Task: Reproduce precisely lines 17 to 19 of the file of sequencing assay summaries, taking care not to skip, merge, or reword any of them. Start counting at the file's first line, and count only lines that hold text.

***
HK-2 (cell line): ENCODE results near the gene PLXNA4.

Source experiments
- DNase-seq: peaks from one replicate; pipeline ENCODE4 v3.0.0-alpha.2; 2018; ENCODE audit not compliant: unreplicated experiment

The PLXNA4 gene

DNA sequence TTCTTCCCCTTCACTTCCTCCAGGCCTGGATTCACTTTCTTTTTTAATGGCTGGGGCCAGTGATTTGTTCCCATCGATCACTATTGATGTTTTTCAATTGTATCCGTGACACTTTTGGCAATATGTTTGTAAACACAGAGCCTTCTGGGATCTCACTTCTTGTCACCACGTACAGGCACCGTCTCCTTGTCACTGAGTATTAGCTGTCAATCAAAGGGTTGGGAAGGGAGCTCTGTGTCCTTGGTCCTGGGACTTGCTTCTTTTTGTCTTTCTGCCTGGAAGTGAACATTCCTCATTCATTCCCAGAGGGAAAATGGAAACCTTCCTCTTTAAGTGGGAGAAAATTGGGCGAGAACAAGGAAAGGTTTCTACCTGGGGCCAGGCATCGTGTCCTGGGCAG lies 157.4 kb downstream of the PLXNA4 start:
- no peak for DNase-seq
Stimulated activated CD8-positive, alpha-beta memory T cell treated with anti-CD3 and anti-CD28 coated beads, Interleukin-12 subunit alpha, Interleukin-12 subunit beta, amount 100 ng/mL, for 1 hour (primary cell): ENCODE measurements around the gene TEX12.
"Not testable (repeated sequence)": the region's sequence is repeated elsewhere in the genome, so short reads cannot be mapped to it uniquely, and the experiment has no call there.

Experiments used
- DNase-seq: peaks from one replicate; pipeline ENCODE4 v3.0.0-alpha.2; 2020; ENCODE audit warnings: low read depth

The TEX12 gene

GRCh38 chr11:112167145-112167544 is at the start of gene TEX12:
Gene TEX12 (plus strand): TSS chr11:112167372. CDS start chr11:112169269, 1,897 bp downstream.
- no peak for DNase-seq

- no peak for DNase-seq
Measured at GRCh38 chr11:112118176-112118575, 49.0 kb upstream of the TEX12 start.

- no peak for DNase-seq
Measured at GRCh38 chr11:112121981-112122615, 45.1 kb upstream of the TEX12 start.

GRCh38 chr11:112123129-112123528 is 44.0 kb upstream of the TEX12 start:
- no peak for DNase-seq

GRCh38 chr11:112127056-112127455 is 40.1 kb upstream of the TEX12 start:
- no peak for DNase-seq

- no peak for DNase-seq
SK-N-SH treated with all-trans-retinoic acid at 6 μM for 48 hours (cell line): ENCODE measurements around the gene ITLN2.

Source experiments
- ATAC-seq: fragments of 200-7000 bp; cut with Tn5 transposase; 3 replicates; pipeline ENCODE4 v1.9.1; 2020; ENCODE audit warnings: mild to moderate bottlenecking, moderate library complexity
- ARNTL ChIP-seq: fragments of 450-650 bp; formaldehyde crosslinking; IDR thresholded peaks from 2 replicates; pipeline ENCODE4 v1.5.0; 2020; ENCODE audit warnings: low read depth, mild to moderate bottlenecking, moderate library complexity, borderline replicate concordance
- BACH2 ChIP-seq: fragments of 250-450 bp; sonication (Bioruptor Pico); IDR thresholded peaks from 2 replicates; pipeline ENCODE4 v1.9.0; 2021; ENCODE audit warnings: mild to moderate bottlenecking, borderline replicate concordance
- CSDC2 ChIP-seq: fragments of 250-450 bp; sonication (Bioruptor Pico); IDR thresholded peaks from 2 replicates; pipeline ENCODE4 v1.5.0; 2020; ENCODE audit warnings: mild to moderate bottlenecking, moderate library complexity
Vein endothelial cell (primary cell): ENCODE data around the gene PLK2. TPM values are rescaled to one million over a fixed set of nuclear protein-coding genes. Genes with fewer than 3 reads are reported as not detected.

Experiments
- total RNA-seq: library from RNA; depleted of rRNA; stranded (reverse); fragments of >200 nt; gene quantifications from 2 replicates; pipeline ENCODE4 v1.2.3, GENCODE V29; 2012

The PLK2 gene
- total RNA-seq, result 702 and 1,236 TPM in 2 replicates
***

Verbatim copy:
- no peak for DNase-seq
Measured at GRCh38 chr11:112121981-112122615, 45.1 kb upstream of the TEX12 start.

GRCh38 chr11:112123129-112123528 is 44.0 kb upstream of the TEX12 start: